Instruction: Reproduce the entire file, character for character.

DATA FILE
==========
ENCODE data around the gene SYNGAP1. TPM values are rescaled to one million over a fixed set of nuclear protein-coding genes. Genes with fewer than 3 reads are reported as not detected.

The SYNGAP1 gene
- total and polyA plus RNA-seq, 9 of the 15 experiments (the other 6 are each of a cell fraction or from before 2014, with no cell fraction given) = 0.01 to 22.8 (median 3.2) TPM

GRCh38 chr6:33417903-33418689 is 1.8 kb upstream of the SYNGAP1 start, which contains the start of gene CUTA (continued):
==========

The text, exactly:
ENCODE data around the gene SYNGAP1. TPM values are rescaled to one million over a fixed set of nuclear protein-coding genes. Genes with fewer than 3 reads are reported as not detected.

The SYNGAP1 gene
- total and polyA plus RNA-seq, 9 of the 15 experiments (the other 6 are each of a cell fraction or from before 2014, with no cell fraction given) = 0.01 to 22.8 (median 3.2) TPM

GRCh38 chr6:33417903-33418689 is 1.8 kb upstream of the SYNGAP1 start, which contains the start of gene CUTA (continued):